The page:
Lotka-Volterra predator-prey and competition models played an instrumental role in developing fundamental principles of today population ecology. These dynamics assume that the interaction strength between different species is fixed (e.g., predator's food preferences are fixed and independent of prey densities). In other words, they do not consider animal behavior (e.g., food preferences, habitat preferences, predator avoidance etc.) that can change as a response to changing environment. Such adaptive animal behaviors have been documented empirically, and are often postulated in game theoretical evolutionary models. To integrate population dynamics with evolutionary models requires to specify time-scales on which these processes do operate. In my talk I will adopt the classical dogma of ecology where behavior is much fast when compared to population dynamics which are still much faster than evolutionary changes in traits. With this perspective I will discuss effect of adaptive animal behaviors on classical Lotka-Volterra predator-prey and competition models. I will show that adaptive animal behaviors when applied to the Lotka-Volterra models can strongly change their predictions and provide new hypothesis for species coexistence.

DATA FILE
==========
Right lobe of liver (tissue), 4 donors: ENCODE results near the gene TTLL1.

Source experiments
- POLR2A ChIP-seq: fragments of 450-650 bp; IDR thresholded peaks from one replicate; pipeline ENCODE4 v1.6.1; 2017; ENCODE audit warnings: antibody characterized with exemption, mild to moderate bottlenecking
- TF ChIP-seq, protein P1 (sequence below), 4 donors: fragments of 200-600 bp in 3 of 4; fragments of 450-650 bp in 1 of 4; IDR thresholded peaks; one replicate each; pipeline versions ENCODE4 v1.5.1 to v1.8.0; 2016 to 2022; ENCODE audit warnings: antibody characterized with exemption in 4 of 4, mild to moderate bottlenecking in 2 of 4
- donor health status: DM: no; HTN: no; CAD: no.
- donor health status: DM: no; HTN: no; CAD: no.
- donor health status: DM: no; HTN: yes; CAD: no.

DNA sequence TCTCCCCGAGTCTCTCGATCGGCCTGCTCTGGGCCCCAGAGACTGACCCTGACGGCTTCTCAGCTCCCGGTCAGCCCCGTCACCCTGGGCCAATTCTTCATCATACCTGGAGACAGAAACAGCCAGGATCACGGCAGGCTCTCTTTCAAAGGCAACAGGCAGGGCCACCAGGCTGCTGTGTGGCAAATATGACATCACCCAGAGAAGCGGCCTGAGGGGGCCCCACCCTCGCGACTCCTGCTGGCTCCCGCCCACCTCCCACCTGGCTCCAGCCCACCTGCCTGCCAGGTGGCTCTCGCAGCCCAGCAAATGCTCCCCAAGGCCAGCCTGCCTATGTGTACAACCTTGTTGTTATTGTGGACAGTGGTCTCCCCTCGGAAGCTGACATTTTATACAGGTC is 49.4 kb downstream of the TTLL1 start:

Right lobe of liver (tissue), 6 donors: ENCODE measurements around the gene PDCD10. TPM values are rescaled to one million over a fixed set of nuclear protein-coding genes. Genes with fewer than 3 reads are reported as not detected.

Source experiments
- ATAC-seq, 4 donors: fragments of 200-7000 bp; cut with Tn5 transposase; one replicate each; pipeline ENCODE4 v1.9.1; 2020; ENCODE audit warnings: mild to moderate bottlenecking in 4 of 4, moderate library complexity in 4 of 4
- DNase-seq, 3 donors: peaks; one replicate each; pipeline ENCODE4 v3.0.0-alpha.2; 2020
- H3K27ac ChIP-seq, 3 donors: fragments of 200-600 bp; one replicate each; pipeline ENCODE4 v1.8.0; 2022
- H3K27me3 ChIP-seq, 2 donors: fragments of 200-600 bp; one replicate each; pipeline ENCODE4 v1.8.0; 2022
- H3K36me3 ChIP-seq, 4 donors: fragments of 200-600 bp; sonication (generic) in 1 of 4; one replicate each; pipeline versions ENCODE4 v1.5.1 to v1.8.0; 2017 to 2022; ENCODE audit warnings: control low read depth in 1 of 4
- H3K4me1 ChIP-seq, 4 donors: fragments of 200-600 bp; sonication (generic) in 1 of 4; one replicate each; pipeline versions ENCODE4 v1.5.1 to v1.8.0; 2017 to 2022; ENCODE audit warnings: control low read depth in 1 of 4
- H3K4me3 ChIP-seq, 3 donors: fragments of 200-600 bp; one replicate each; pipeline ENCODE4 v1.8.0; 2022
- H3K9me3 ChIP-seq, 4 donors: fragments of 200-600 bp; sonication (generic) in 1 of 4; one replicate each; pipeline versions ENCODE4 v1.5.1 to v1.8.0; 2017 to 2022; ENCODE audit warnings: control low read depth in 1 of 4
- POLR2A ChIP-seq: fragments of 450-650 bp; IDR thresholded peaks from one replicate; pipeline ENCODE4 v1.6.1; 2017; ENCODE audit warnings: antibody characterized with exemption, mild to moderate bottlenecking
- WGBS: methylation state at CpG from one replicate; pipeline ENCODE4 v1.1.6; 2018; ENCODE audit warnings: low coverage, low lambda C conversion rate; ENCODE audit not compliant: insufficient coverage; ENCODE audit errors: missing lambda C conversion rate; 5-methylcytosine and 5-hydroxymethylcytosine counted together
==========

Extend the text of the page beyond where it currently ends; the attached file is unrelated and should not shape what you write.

Group for Research in Decision Analysis